The Great Debate: The Soldiers' Perspectives?




 
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August 4th, 2004  
David Hurlbert
 

Topic: The Great Debate: The Soldiers' Perspectives?


Military historians have long tried to debate the most difficult battles in world history from a soldier’s perspective. For example, would it have been more difficult to be a Finnish soldier fighting the Soviets in one of the Battles of the Winter War, a Confederate soldier at the Siege of Vicksburg, or a Wehrmacht soldier at the Battle of Stalingrad? Such topics of interest do not equate to the bloodiest battles or those battles with the most wounded because historians already know the numbers. In addition to the intensity of combat, many times the difficulty of any particular battle might be determined by extreme environmental conditions, supply shortages, and/or unit stress/moral (to include length of the combat, number wounded, equipment, etc.). I know it is difficult to assess what any warrior in any particular battle felt or how difficult it would be to find yourself in any give battle throughout history as a warrior. However, as most warriors will likely tell you, combat is generally a horrific situation to experience, especially when you are on the receiving end. Most seasoned combat warriors who have been on both ends have developed a great deal of respect for all soldiers, regardless of the uniform they wear or even those who are considered the enemy. So while the point of this topic is purely fantasy, I am very interested in starting a discussion of ideas on what battles throughout history do you think would have been the most difficult to fight in as a soldier and why? Please try to examine your answer and your justification as a soldier participating in the conflict identified or at least from a soldier’s perspective? Even those individuals without military experience are invited to join this discussion.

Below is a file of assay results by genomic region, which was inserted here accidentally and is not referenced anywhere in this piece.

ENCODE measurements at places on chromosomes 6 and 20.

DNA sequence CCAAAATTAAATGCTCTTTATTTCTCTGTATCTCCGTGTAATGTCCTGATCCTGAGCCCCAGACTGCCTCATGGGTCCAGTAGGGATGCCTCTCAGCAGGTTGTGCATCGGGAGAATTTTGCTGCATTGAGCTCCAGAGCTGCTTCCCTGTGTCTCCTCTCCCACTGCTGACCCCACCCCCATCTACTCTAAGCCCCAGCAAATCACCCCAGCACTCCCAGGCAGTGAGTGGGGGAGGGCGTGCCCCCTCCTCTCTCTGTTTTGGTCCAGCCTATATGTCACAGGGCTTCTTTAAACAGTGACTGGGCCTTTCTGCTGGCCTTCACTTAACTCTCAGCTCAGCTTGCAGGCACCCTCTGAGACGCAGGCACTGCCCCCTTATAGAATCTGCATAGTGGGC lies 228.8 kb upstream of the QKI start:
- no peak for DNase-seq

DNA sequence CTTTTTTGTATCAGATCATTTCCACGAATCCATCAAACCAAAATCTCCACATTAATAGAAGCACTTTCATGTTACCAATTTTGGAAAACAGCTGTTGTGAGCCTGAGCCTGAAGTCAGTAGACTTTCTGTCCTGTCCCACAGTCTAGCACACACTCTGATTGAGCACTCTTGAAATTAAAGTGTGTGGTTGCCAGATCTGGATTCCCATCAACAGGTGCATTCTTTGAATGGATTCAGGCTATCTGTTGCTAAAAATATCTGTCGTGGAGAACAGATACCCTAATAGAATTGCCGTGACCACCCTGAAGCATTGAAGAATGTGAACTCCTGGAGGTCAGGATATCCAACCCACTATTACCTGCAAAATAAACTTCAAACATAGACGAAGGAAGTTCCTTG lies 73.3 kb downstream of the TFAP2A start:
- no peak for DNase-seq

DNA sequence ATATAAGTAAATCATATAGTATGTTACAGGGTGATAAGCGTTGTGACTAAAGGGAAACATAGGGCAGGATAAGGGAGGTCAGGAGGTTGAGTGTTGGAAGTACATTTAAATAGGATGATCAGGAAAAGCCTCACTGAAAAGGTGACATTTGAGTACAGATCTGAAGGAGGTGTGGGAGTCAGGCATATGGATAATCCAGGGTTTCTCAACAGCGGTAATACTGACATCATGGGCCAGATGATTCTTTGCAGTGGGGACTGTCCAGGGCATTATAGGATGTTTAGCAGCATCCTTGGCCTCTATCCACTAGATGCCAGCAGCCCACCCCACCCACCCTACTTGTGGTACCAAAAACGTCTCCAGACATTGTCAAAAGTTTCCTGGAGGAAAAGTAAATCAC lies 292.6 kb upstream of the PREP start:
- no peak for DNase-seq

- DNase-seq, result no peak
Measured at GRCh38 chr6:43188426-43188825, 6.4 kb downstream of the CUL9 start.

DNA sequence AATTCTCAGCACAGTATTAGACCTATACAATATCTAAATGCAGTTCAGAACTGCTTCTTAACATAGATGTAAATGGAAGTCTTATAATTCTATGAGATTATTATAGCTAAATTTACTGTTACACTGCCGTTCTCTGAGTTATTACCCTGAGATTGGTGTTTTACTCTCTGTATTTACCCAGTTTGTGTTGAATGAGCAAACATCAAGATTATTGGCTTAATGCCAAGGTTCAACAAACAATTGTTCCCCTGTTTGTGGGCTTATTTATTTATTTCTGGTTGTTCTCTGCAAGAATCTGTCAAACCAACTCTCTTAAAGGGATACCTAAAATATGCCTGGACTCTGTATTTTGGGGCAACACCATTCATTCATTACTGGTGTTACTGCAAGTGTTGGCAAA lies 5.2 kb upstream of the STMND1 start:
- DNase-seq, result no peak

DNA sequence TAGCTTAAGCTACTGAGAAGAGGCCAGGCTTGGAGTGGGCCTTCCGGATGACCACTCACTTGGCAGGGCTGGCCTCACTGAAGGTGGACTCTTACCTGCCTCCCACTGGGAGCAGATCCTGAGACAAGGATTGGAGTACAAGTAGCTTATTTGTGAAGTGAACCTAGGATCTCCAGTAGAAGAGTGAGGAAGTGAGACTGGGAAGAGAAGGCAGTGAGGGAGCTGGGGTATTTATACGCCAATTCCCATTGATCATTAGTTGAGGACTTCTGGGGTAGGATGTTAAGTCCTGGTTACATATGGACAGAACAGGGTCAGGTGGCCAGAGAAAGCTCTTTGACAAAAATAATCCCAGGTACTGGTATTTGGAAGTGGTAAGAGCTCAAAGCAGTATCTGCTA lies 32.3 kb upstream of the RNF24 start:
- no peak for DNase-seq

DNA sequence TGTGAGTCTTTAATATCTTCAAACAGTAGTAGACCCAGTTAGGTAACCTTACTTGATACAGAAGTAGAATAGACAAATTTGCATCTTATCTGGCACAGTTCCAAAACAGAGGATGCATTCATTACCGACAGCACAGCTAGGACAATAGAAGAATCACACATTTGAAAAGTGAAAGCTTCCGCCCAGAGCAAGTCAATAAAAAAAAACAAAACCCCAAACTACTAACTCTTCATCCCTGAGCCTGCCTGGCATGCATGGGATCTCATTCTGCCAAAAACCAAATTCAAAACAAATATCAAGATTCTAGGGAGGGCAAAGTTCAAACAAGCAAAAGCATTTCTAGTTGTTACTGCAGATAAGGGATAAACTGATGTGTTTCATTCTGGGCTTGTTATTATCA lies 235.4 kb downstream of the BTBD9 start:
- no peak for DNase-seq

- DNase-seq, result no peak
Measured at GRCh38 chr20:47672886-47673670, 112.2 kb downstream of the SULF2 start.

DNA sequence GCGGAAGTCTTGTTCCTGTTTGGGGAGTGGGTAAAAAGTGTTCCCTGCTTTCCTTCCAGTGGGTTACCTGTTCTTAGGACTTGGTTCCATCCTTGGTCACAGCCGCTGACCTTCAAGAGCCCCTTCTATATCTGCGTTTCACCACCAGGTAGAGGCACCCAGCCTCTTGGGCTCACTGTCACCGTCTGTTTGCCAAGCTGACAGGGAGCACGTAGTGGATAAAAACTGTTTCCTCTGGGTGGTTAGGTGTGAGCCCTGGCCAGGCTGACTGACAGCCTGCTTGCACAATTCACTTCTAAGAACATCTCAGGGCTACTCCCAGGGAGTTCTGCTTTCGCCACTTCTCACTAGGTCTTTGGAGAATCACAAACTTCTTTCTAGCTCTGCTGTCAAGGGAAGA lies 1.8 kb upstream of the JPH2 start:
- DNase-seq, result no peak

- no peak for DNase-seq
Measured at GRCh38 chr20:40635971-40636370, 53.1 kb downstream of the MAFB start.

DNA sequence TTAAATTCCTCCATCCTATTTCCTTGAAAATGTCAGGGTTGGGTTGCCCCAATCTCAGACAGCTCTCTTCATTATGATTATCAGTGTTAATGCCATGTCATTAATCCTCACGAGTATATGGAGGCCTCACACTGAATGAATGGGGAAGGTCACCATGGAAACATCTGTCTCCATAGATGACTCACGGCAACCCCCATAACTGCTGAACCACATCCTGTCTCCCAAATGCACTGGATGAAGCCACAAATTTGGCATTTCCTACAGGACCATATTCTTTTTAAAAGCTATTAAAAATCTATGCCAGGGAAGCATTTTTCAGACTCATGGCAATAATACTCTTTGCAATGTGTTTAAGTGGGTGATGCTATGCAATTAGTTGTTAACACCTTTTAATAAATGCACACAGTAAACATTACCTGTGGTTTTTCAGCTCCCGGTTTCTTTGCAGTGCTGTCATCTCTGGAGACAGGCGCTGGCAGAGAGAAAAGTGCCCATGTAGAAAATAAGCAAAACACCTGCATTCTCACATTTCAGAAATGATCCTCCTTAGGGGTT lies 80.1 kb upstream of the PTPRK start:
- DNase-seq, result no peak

August 4th, 2004  
ENRG
 
I can't remember what that battles is called now, but I think it was when outnumbered Roman Legioners faced thousands of Atilla's Huns.

They won, but with many casualties.

Or the fight between Scotland and England (William Wallace's time)
Scotish Farmers with swords and hay-forks versus trained English soldiers with armory, knights and a key-weapon, the longbow. If I was a Scotsman I would proberly be frighten like hell.
August 4th, 2004  
David Hurlbert
 
Although I am not that familiar with the military history on Roman battles, I can certainly relate to Sir William Wallace, the commander who led his country against the English occupation of Scotland and was victorious at eh Battle of Stirling Bridge. Incidentally below is a good Website on Sir Wallace:

http://www.electricscotland.com/history/wallace.htm

I was misled by the movie “Braveheart” which left me thinking they were hundreds possibly thousands of soldiers in this battle. I think I did not discover until years later in a history magazine that this battle actually included about 50 or 60 Scottish soldiers battling about 220 English soldiers (if my memory is correct).
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August 4th, 2004  
ENRG
 
Well I don't know the exact numbers, but yes, it wasn't that many soldiers, but at that time.. I would still be scared s***-less..
August 4th, 2004  
David Hurlbert
 

Topic: A Nightmare!